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Two (Minor) Chinese Fishermen Returned from Phillipines Deny Poaching Sea Turtles

When the story of the Philippines Police arresting Chinese fishermen for illegally fishing sea turtles in Half Moon Shoal broke a few days ago, I immediately read saw in the news that families of fishermen highly doubt the veracity of that story since the fishermen did not leave with equipment to poach turtles…

Well, here are a few more details from xinhua.

QIONGHAI, Hainan, May 15 (Xinhua) — Two Chinese fishermen released by Philippine authorities have said that sea turtles they were accused of poaching were actually traded from a Vietnamese fishing boat.

“When we got caught by the Philippine police, it’s true that there were dozens of sea turtles on our vessel, but we had exchanged them with Vietnamese fishermen for food,” said Li Xianghui, one of the two fishermen released by a Philippine court earlier this week because they were found to be minors.

Li, who has just returned to his home in Tanmen, a fishing town in Hainan Province, recalled that they set sail on April 24 and reached the Half Moon Shoal in the South China Sea on April 29, where they met with the Vietnamese fishing boat with more than ten fishermen on board.

“They wanted to barter their turtles with daily supplies, so we gave them a bag of rice, four boxes of instant noodles, six cartons of beer, and some drinking water in exchange,” Li told Xinhua.

He said they usually encounter Vietnamese or Philippine fishermen catching sea turtles, who ask to exchange the creatures with Chinese fishermen for living supplies. They give the turtles to relevant authorities back home.

Philippine police captured 11 Chinese fishermen aboard Qiongqionghai 09063 near the Half Moon Shoal on May 6, claiming that they had been poaching sea turtles.

Philippine media reported that more than 500 sea turtles had been found on the Chinese vessel, and many were dead according to photographs published by Philippine police.

“There were not that many turtles on our vessel, and the turtles were still alive when we were caught because we kept them in water tanks for protection,” Li said, adding that they were there to catch profitable ornamental fish.

Fu Xuanchao, secretary of the Qionghai municipal committee of the Communist Party of China, said that China has put sea turtles under national priority protection. Catching, killing or sale of them have been strictly prohibited in local markets.

Questions have been raised over the authenticity of the photos as they have no dates of when they were taken. Also, it’s impossible for the fishermen to catch over 500 sea turtles in such a short period.

HARSH TREATMENT

Li said he was still in shock over the attack, even though he was back home.

“On May 6, we saw seven or eight men with balaclavas on a small boat approaching us. They forcibly boarded our boat and fired shots into the air. We thought they were pirates,” Li said.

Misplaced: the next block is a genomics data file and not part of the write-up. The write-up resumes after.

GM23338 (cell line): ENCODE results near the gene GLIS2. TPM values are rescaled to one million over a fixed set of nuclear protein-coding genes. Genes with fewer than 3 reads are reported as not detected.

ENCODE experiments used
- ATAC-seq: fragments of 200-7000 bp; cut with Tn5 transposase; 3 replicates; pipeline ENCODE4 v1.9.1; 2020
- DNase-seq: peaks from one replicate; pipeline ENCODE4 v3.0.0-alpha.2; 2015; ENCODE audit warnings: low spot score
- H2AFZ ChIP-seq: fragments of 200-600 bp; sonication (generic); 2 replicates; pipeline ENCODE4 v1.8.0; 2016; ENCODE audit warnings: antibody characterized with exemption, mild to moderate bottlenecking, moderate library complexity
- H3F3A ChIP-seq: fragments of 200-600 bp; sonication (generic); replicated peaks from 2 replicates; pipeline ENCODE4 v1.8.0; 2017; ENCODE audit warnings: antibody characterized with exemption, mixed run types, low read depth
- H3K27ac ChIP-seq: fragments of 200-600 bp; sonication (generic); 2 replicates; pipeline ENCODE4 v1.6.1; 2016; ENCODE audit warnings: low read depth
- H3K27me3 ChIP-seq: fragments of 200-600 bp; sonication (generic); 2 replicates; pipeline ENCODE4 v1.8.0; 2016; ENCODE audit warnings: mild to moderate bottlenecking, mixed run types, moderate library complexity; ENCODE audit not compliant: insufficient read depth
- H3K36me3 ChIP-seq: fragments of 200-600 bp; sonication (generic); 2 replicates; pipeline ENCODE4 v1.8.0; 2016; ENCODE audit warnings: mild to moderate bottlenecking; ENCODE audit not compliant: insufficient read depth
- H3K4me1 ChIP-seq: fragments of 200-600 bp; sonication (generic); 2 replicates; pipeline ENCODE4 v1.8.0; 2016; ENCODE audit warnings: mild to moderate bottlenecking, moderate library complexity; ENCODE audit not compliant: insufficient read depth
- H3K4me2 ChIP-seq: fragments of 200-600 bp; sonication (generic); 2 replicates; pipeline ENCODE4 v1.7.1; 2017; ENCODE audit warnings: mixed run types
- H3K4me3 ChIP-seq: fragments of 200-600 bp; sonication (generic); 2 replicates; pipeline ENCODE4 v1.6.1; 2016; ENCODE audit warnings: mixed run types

All the 11 Chinese fishermen were put into a four-square-meter cabin, where the temperature exceeded 30 degrees Celsius. “They switched off the navigation and alarm system. We were so scared,” Li recalled.

During a 38-hour sail to Palawan of the Philippines, Li and his fellow fishermen were not given food but only one bottle of water. They were forced to give fingerprints, and hand over all their personal belongings, including televisions, mobile phones, satellite phones, clothes and food supplies.

“We were put in a small cell without beds. Owing to the language barrier, we could not communicate with the Philippine police. They gestured and even threatened us with their guns against our heads,” said He Zhuang, who was released with Li.

“They followed us with guns even when we went to pee,” he said, “everyone was depressed and all we could do was to encourage each other.”

According to He, the Chinese fishermen were taken to court twice, but they can’t understand what the judges said or appeal against the case.

“The Half Moon Shoal is a traditional fishing ground for us,” Li said, “this is the first time that we encountered Philippine police, who took a fishing boat to pretend they were fishermen.”

The Chinese Foreign Ministry last week urged the Philippines to immediately release the fishermen and make rational explanations.

China has undisputable sovereign rights over the sea area, including the Half Moon Shoal of Nansha Islands, where the incident occurred, Foreign Ministry spokeswoman Hua Chunying said.

 

  1. Zack
    May 17th, 2014 at 02:46 | #1

    so it seems like what actually happened is that Filipino authorities commited piracy and even terrorism by hijacking this Chinese ship.
    i just wonder, how much longer do ppl like Aquino think the US is going to back them up when US power is rapidly diminishing and Chinese power grows?

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